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Serious Trucking Accident Closely Follows Pennsylvania Superior Court Decision

National attention has recently surrounded the trucking accident involving several well-known comedians in New Jersey.  After turning himself in, the driver of the truck admitted to authorities that he had been awake for over 24 hours.  The driver worked for the large retailer, Walmart, which issued a statement that they believed the driver was following regulations and guidelines.  Current national regulations attempt to encourage safety on the road by limiting the amount of total time on the road to 14 hours, requiring commercial drivers to work no more than 70 hours in an eight-day period, and imposing a 34-hour break every week. Federal regulations also mandate inspections of vehicles to ensure proper maintenance and safe transit of hazardous materials.

This closely follows a non-precedential decision by the Superior Court of the Commonwealth of Pennsylvania, Kuchwara v. Williams.  In that case a couple was injured in Scranton, Pennsylvania in a multiple-vehicle accident.  A worker was driving his company’s dump truck when the brakes went out at the top of a hill. The truck drove into one car at more than 45 miles per hour, which then rear-ended the car transporting the affected couple.  The wife sustained severe injuries, including lacerations to her face and fractures to her ankle, back, and leg.  Numerous surgeries were conducted, but they ultimately could not completely erase the deep scars, constant pain, and altered gait.

The victim alleged the dump truck company failed to perform a pre-trip inspection and had not properly inspected the brakes, since only three of the eight brakes were working.  Several other issues with the truck were also alleged, including too much play in the steering wheel, inoperable safety alarms, and no tag axle.  All of the injured plaintiffs were awarded over nine million in compensatory damages and over a million in punitive damages.  The trucking company and the driver appealed the ruling and large award, but the Superior Court affirmed the jury verdict.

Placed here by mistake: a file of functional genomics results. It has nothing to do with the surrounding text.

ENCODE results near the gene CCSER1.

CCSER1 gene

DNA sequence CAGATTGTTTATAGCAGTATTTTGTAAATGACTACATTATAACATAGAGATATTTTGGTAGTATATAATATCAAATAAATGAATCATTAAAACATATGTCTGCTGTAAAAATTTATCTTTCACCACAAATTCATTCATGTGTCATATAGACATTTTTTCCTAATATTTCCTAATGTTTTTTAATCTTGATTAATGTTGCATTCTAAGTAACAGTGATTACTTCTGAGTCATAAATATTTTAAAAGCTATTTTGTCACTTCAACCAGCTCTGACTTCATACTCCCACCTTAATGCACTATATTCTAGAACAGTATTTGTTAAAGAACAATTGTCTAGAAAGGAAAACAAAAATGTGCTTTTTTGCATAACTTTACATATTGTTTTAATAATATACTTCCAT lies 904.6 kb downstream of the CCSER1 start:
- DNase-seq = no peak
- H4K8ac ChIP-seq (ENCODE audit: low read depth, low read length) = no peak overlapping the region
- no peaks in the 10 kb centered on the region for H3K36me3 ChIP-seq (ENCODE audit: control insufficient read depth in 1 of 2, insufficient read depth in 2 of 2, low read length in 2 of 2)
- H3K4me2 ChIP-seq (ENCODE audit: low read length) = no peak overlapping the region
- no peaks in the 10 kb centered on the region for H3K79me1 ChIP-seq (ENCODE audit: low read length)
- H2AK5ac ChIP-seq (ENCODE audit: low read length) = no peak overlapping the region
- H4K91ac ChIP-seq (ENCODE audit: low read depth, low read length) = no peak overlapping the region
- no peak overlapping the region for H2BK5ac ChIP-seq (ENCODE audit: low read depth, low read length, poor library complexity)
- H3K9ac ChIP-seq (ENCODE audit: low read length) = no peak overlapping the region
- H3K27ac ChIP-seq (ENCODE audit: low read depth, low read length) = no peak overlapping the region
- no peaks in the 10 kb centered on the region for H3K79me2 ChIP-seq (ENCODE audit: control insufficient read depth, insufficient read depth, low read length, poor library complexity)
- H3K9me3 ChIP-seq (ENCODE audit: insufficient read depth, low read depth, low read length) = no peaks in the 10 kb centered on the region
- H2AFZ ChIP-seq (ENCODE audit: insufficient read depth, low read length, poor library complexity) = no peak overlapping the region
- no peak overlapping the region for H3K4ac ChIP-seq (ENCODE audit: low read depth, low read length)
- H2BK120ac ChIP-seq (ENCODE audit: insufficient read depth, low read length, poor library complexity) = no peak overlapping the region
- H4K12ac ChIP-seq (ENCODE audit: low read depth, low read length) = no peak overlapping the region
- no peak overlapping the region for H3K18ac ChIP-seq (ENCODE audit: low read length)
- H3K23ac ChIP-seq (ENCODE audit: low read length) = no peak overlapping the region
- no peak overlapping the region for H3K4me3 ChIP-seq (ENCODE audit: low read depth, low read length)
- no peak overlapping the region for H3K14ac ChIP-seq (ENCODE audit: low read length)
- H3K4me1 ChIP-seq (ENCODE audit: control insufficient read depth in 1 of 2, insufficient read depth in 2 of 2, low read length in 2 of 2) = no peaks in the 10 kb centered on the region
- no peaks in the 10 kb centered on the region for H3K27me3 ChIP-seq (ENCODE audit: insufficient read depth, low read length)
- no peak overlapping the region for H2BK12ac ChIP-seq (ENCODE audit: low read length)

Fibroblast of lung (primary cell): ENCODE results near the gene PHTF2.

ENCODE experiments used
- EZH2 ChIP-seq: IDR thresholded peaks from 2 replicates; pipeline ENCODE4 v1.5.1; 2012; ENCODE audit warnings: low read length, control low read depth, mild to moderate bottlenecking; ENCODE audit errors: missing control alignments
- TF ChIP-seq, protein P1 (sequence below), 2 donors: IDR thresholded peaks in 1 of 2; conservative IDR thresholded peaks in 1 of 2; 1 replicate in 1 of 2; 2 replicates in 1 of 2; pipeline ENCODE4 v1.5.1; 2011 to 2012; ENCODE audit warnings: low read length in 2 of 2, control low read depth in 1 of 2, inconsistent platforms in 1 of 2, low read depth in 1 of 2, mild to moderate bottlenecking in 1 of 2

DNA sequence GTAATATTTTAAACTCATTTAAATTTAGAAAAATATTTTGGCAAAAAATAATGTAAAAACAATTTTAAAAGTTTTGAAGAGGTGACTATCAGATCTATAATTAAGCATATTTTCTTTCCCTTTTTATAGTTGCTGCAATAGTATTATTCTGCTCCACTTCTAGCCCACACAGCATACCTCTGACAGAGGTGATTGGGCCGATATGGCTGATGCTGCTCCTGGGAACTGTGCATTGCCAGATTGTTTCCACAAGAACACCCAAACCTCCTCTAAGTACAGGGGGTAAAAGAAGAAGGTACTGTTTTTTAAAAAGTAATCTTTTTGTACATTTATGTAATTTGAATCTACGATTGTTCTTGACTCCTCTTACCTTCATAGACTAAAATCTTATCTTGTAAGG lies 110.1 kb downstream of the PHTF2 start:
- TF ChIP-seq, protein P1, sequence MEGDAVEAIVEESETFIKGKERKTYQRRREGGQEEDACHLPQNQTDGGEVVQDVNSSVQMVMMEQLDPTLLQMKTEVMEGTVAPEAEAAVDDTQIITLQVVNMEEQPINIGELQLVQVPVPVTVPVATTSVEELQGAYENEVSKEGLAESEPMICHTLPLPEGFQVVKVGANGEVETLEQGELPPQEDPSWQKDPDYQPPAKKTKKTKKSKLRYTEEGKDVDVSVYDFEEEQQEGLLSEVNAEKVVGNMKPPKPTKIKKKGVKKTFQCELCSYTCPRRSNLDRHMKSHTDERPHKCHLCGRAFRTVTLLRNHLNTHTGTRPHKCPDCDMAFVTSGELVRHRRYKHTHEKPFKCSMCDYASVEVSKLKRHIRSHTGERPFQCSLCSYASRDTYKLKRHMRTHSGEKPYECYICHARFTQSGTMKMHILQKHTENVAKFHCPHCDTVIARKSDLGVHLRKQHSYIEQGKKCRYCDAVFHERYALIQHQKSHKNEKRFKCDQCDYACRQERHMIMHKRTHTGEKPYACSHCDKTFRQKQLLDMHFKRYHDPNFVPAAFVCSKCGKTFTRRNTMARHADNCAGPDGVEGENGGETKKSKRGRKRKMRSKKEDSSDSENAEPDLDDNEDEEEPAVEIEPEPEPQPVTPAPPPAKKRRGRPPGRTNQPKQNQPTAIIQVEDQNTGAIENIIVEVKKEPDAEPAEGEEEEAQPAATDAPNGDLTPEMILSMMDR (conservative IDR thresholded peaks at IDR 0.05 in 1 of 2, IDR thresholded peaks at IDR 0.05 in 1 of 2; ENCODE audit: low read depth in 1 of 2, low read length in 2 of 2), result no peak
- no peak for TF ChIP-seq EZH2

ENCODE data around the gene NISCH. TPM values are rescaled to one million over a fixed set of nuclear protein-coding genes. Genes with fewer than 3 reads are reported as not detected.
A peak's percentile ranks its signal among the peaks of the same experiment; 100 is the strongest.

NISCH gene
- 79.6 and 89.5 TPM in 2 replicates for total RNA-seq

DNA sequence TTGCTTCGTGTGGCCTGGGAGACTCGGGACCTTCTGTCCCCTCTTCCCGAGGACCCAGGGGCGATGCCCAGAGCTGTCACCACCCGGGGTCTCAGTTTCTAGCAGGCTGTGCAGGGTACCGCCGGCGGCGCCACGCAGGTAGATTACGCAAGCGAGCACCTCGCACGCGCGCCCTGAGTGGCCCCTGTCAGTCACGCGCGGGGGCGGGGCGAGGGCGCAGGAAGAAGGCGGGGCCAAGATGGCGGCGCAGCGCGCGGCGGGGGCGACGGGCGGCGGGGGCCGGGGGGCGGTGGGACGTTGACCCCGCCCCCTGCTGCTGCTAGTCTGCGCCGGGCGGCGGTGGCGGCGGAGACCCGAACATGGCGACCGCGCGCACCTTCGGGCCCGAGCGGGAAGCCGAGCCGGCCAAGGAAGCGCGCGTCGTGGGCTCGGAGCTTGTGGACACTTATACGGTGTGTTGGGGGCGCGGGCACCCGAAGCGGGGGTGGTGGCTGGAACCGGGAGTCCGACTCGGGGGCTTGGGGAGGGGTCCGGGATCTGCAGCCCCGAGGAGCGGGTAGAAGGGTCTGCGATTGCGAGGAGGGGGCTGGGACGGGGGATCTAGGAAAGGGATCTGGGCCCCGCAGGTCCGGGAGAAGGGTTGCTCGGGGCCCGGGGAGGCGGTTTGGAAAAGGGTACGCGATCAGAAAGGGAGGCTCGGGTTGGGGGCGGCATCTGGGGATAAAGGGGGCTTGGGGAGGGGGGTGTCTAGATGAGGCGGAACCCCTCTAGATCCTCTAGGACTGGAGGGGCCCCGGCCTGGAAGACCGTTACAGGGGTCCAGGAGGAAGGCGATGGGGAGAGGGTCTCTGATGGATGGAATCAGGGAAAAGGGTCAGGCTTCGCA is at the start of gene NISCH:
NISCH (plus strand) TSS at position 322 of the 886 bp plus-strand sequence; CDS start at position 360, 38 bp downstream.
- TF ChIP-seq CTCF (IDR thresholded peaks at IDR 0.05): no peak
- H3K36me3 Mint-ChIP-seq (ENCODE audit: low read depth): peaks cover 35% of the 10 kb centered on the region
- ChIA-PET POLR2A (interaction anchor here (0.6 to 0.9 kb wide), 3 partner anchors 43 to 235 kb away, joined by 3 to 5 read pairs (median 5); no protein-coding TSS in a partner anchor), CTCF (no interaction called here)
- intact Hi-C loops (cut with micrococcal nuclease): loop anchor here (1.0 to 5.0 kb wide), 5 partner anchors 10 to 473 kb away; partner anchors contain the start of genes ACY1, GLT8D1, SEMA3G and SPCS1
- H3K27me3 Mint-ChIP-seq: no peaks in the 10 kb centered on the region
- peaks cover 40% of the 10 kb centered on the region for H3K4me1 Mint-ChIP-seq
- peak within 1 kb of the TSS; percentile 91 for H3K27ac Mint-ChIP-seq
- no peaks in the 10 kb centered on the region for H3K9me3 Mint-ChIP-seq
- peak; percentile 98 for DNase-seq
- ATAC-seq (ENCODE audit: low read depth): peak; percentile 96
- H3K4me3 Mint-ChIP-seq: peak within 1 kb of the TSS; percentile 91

One of the issues claimed by the appellants was the use of expert witnesses to provide an opinion along with an explanation of whether the driver’s and company’s behavior constituted “reckless indifference.”  The company and driver claimed that they should have been granted a new trial because the trial court abused its discretion by allowing the testimony.  The Superior Court pointed to Pennsylvania Rule of Evidence 704, which allows testimony in the form of an opinion or inference, even if it addresses the ultimate issue for the trier of fact.  In personal injury suits, ultimate issues include deciding whether the at-fault party owed a duty to the injured person, whether that duty was breached, whether the injury was caused by the breach, and the total costs incurred by the injury.  Testimony may be offered to assist the jury in reaching their collective conclusion, but it cannot directly make the conclusion for them.  The Superior Court’s decision clarified that testimony may include opinion and a discussion of legal definitions, but this type of testimony did not interfere with the jury’s determination.

The Pennsylvania truck accident attorneys at Needle Law Firm have the litigation experience you need to successfully recover the damages you’ve incurred in any motor vehicle accident.  For a free consultation today, contact our office at 570-344-1266.

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